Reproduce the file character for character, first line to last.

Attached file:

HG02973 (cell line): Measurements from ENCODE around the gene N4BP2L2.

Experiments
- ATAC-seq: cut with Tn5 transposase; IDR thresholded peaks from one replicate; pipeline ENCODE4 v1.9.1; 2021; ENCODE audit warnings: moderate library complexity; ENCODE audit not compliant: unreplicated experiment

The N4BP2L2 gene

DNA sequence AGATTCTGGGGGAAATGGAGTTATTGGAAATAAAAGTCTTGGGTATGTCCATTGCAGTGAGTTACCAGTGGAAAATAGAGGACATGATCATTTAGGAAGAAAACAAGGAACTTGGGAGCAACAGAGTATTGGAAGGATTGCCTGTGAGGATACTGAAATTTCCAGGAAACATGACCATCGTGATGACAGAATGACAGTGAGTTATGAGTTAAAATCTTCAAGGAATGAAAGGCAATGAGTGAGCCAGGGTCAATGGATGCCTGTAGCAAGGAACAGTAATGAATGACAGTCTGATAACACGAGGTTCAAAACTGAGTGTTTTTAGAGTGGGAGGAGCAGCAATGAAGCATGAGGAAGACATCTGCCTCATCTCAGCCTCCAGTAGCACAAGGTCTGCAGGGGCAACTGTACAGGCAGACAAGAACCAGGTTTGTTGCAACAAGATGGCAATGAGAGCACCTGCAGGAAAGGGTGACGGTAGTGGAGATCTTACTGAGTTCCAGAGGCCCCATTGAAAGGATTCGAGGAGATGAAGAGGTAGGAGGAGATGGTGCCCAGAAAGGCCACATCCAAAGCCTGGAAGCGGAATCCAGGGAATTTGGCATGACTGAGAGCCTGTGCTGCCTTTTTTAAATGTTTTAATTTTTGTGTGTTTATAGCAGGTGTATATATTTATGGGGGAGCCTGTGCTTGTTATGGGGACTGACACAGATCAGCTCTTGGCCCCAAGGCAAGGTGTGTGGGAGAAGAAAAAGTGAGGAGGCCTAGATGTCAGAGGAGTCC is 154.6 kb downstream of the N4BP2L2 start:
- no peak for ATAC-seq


HG02973 (cell line): Measurements from ENCODE around the gene N4BP2L2.

Experiments
- ATAC-seq: cut with Tn5 transposase; IDR thresholded peaks from one replicate; pipeline ENCODE4 v1.9.1; 2021; ENCODE audit warnings: moderate library complexity; ENCODE audit not compliant: unreplicated experiment

The N4BP2L2 gene

DNA sequence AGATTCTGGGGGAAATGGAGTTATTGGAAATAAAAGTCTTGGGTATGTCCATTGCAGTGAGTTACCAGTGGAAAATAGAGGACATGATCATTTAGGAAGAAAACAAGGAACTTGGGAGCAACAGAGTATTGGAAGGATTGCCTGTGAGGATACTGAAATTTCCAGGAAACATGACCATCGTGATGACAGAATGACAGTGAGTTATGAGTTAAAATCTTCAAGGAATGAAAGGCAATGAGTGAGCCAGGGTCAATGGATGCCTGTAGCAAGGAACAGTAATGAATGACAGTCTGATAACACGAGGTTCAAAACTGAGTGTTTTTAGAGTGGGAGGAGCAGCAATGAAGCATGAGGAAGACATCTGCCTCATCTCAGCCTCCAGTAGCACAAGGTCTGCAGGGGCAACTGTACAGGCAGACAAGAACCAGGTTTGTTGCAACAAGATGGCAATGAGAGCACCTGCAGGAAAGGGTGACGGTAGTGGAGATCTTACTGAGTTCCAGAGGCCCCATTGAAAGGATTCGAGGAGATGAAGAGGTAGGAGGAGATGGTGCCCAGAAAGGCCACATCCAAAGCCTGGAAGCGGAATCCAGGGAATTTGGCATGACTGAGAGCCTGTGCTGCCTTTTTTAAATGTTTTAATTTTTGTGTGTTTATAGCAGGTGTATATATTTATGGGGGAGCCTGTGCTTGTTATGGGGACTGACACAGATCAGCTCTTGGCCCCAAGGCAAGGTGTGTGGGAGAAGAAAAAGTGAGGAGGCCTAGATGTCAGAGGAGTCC is 154.6 kb downstream of the N4BP2L2 start:
- no peak for ATAC-seq